A growing number of residents are protesting the city’s plan to install a bike lane in Park Slope. NY1’s Jeanine Ramirez filed the following report.
Bicyclists are not supposed to ride on the sidewalks along Prospect Park, but residents say they still do.
"I think absolutely essential that they get the bicyclists off the streets, off the sidewalks,” said Park Slope resident Cecil Bergen.
Cyclist John Cianciotta says he's guilty of not obeying the rule.
"They hassle you if you ride on the sidewalk, but if you guys built a bike lane, I'd ride in the street,” he said.
Soon, Cianciotta will get his wish. The Department of Transportation plans to install a two-way bicycle lane along the park side of Prospect Park West by June.
While that makes many bikers happy, a growing number of residents oppose the plan.
"New York is a beautiful place and the only way to really enjoy it is on a bike," said cyclist Shahnti O’Neill.
"They should definitely have a bike lane on Prospect Park West because it's dangerous with the three lanes and the traffic comes so fast,” said cyclist Tony Reid.
"We're shocked, we're disturbed, and we're worried," countered resident Denise Walters.
Walters lives on Prospect Park West. She says she just learned about the proposed bicycle lane -- and thinks it's a safety hazard.
"I think pedestrians are going to have a more difficult time crossing the street with their dogs. They'll have to cross the lane of traffic and then they'll have to look both ways in the middle the street to make sure one of the bikes isn't coming from either direction,” she said.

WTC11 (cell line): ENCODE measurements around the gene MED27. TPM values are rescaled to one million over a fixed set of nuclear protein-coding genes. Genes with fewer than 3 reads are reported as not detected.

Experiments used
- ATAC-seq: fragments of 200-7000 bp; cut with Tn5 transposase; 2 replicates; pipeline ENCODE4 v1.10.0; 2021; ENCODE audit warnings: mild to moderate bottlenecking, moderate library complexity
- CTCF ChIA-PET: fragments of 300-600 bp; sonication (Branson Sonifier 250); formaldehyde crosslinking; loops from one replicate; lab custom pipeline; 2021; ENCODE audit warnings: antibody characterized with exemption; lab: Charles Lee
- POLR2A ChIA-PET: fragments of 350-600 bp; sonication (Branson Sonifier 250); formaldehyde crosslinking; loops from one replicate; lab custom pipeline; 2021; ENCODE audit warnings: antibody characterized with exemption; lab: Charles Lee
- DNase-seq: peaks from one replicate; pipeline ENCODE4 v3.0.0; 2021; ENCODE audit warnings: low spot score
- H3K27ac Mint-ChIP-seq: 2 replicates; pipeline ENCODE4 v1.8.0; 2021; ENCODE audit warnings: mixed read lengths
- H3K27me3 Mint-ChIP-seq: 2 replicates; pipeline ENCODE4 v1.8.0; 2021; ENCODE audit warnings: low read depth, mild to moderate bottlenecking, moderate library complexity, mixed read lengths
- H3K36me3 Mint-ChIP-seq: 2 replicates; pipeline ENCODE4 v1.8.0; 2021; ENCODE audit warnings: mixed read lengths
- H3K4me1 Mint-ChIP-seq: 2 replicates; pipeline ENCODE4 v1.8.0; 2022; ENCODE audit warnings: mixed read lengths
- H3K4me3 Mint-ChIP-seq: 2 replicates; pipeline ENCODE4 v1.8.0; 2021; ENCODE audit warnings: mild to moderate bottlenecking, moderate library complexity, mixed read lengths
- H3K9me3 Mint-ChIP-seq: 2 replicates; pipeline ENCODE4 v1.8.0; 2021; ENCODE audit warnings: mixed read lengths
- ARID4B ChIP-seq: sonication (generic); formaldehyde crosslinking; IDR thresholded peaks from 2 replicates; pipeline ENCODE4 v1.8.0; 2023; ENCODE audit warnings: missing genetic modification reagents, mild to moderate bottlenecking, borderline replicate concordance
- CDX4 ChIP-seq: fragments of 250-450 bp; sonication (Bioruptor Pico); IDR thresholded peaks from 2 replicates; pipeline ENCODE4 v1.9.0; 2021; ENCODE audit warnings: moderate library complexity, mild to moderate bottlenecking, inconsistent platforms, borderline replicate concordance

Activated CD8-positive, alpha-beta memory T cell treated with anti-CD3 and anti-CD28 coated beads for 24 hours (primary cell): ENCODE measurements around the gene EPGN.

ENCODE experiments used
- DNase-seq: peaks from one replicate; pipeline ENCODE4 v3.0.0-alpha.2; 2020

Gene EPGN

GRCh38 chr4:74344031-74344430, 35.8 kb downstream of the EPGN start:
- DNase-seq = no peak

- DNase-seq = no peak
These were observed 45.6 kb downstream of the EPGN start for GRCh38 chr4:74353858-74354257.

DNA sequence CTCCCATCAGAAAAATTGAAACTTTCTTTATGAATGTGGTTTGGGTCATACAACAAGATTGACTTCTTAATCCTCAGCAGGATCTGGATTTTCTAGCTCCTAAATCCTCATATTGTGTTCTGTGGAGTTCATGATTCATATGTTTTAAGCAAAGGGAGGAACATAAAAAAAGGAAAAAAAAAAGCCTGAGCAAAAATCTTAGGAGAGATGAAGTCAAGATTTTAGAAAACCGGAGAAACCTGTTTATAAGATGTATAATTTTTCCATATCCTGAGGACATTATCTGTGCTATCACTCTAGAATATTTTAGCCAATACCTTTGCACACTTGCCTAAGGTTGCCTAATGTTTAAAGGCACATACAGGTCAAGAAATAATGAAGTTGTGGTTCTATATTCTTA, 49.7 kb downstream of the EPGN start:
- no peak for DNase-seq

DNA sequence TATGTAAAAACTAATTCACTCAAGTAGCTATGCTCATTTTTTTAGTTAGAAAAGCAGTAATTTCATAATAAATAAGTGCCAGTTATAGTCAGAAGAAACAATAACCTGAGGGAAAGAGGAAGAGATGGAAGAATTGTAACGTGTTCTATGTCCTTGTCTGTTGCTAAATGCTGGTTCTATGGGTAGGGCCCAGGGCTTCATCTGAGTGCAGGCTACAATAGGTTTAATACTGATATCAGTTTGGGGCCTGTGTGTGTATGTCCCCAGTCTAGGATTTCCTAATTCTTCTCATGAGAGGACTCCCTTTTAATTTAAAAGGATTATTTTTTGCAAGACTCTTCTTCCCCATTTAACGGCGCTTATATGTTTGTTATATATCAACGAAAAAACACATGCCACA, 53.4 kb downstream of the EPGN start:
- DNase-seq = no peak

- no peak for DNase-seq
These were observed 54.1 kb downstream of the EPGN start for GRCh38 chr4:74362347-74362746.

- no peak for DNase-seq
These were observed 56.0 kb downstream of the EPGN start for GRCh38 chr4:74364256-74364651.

Those who live along Prospect Park West, and those who run the Poly Prep Day School there, say they haven't been included in the decision making process.
"I live right on the park and didn't know anything about it,” said resident Suzanna Douglas.
But the DOT says this has been three years in the making – starting with a request from the local community board. Community Board 6 says there's been plenty of notice about planning meetings.
It says the bike lane will serve as a connection to the one that was recently put in on 9th Street.
Those who oppose the bike lane have started a campaign to try and stop it, handing out flyers over the weekend which pointed out the possible problems and saying cyclists have plenty of park space to ride.
"It seems that this area, at this point, it's just not necessary,” said Arthur Foresta, a resident of Windsor Terrace.
"A lot of people double park, so it might be dangerous people weaving in and out,” added Park Slope resident Allison Clardy.
Community Board 6 says it'll address this issue at a public meeting next Thursday.